He acknowledges that excessive fertilizer use has contributed to water pollution and other environmental problems in many parts of the world. But, he says, "Wherever farmers have refused to use hybrid seeds, their crop yields have remained much lower, and their income has remained much lower, and their access to food has remained much lower."

A matter of choice

"The trick is to make sure that farmers have a choice of either using their traditional varieties or, if they wish, using hybrid seed varieties," he adds.

Monsanto and USAID are offering that choice by making the seeds available through stores operated by Haitian farmers' associations. The stores sell the donated seeds at a discount and use the proceeds to buy supplies for the next season.

So farmers would have to buy the seeds before they could burn them in protest. Asked if he knew of any farmers who were burning Monsanto's donated seeds, the MPP's Jean-Baptiste said no, but he wishes they would.

You May Like

Lesotho Faces New Round of Violence, Political Crisis

Brutal killing of military officer has sent former leaders back into S. Africa where they're watching anxiously as regional officials head in to try to restore peace More

Video US Diplomat Expects Adoption of Bosnian Massacre Anniversary Resolution

Samantha Power says there's broad consensus about killings in Bosnia's war, but Russia calls resolution 'divisive,' backs UN countermeasure More

UN Report Exposes Widespread Boko Haram Atrocities

Damning report graphically details pattern of vicious, widespread atrocities committed by Islamist militants More

This forum has been closed.
Comments
     
There are no comments in this forum. Be first and add one

Featured Videos

Your JavaScript is turned off or you have an old version of Adobe's Flash Player. Get the latest Flash player.
Olympics Construction Scars Sacred Korean Mountaini
X
July 02, 2015 4:10 AM
Environmentalists in South Korea are protesting a Winter Olympics construction project to build a ski slope through a 500-year-old protected forest. Brian Padden reports that although there is strong national support for hosting the 2018 Pyeongchang Winter Olympics, there are growing public concerns over the costs and possible ecological damage at the revered mountain.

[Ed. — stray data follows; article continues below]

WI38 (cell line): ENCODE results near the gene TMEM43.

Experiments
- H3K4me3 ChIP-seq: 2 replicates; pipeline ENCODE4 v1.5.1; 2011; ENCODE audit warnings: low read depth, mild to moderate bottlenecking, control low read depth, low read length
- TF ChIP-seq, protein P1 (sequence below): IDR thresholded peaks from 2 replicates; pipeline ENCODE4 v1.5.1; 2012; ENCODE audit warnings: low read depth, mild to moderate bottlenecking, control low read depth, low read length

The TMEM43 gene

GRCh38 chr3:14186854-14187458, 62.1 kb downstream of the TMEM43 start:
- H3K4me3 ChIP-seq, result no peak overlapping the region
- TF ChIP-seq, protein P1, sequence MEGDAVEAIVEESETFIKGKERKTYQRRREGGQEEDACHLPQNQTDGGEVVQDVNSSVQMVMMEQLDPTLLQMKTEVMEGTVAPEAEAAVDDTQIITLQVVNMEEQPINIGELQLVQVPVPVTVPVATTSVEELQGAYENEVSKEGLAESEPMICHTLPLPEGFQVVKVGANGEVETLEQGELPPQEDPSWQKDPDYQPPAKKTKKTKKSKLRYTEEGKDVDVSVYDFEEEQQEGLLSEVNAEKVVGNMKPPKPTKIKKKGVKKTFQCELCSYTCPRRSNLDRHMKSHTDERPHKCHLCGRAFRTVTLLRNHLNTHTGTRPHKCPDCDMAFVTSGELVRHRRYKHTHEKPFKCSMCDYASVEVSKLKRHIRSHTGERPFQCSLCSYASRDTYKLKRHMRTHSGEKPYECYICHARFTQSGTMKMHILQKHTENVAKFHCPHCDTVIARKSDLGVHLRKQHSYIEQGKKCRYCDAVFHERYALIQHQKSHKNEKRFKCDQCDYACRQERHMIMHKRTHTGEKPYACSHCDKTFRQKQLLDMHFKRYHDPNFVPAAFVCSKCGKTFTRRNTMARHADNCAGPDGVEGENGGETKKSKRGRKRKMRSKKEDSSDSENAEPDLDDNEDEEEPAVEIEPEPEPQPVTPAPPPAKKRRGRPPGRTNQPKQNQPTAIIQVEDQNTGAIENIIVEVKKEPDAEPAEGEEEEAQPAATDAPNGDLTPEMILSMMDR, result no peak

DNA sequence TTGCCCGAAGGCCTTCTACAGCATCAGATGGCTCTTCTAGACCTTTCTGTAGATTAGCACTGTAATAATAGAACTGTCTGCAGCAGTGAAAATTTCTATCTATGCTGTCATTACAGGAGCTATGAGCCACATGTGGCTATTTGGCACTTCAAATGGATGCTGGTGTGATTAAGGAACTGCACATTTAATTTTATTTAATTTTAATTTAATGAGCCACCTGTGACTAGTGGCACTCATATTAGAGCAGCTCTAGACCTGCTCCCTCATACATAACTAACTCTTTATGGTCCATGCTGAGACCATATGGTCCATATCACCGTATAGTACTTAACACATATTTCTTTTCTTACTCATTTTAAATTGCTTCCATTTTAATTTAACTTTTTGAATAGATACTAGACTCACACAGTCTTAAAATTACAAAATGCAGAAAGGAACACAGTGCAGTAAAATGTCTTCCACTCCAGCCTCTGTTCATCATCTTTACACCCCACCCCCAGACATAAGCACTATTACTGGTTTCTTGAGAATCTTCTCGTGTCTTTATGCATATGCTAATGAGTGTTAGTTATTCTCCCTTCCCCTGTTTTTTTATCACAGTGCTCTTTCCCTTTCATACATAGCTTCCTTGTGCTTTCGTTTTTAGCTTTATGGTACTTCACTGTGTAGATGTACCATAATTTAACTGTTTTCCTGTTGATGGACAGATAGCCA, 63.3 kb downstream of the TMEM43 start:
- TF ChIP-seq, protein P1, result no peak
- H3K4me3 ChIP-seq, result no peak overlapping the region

Video

Video Olympics Construction Scars Sacred Korean Mountain

Environmentalists in South Korea are protesting a Winter Olympics construction project to build a ski slope through a 500-year-old protected forest. Brian Padden reports that although there is strong national support for hosting the 2018 Pyeongchang Winter Olympics, there are growing public concerns over the costs and possible ecological damage at the revered mountain.
Video

Video Xenophobia Victims in South Africa Flee Violence, Then Return

Many Malawians fled South Africa early this year after xenophobic attacks on African immigrants. But many quickly found life was no better at home and have returned to South Africa – often illegally and without jobs, and facing the tough task of having to start over. Lameck Masina and Anita Powell file from Johannesburg.
Video

Video Family of American Marine Calls for Release From Iranian Prison

As the crowd of journalists covering the Iran talks swells, so too do the opportunities for media coverage.  Hoping to catch the attention of high-level diplomats, the family of American-Iranian marine Amir Hekmati is in Vienna, pleading for his release from an Iranian prison after nearly 4 years.  VOA’s Heather Murdock reports from Vienna.
Video

Video UK Holds Terror Drill as MPs Mull Tunisia Response

After pledging a tough response to last Friday’s terror attack in Tunisia, which came just days before the 10th anniversary of the bomb attacks on London’s transport network, British security services are shifting their focus to overseas counter-terror operations. VOA's Henry Ridgwell has more.
Video

Video Obama on Cuba: This is What Change Looks Like

President Barack Obama says the United States will soon reopen its embassy in Cuba for the first time since 1961, ending a half-century of isolation. VOA White House correspondent Luis Ramirez reports.
Video